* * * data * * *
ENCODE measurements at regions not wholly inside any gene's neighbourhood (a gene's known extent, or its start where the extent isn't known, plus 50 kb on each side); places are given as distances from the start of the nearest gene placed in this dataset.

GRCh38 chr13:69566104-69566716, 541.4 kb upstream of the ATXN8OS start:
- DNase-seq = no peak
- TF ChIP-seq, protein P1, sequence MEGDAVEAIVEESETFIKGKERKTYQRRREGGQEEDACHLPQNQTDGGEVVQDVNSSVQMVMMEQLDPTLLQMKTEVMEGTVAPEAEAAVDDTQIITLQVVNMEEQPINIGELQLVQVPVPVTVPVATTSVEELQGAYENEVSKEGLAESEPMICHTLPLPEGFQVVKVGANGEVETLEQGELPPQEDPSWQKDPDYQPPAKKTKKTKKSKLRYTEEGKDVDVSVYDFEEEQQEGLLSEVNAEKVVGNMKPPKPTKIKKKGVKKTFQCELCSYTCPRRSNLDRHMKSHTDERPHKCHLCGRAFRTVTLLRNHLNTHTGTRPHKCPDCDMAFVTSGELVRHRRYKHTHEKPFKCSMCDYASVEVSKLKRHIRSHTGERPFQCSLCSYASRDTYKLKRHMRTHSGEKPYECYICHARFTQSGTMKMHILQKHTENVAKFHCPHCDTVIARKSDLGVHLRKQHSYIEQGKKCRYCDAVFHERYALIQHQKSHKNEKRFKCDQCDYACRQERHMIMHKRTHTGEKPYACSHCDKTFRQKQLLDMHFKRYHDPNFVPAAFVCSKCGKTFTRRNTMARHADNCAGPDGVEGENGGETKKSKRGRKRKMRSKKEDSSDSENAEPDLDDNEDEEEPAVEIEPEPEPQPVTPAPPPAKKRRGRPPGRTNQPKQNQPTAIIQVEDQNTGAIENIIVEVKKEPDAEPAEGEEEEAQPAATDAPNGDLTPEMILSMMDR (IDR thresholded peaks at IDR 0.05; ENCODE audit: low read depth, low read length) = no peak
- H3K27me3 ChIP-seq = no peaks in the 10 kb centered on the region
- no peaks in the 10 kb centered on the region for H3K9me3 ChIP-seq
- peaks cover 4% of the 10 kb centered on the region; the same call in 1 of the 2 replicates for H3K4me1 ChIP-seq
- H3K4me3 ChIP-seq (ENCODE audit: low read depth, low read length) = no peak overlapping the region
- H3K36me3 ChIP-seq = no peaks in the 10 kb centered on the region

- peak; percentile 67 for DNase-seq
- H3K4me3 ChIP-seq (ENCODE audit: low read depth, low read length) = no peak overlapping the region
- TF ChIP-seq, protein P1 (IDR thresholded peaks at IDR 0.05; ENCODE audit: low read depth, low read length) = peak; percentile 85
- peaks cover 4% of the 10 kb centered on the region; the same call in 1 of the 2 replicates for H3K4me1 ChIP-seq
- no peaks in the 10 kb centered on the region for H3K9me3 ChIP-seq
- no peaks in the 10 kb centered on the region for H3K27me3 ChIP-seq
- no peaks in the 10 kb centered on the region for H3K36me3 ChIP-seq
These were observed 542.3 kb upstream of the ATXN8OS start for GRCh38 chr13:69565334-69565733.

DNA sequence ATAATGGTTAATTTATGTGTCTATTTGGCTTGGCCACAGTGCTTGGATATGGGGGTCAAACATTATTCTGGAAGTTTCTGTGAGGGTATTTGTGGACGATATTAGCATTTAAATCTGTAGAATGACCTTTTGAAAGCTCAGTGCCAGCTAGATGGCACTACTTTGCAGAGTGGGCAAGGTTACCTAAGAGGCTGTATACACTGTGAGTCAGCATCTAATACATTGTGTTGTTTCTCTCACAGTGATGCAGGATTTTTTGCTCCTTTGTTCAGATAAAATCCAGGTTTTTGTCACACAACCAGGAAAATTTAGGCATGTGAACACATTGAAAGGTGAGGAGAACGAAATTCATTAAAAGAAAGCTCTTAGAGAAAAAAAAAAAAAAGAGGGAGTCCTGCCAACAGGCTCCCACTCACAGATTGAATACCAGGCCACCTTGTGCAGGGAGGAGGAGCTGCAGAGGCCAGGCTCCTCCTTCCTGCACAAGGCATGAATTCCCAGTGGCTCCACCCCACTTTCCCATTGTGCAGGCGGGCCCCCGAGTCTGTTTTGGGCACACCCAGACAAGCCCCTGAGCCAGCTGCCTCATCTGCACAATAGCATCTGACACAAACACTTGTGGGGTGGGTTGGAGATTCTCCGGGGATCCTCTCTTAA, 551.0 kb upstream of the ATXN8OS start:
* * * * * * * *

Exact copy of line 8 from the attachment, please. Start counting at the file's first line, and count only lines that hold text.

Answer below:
- H3K4me3 ChIP-seq (ENCODE audit: low read depth, low read length) = no peak overlapping the region